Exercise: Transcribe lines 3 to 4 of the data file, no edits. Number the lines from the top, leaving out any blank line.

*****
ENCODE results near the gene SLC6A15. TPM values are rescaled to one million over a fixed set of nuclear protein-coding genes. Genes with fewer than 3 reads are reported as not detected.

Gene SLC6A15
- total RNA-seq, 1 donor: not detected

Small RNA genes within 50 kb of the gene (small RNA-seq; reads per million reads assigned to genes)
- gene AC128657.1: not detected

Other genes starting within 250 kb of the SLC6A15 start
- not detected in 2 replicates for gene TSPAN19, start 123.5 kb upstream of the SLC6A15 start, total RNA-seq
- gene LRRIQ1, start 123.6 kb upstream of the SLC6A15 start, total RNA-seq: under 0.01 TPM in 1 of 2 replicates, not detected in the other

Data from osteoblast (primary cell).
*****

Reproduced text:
- total RNA-seq, 1 donor: not detected

Small RNA genes within 50 kb of the gene (small RNA-seq; reads per million reads assigned to genes)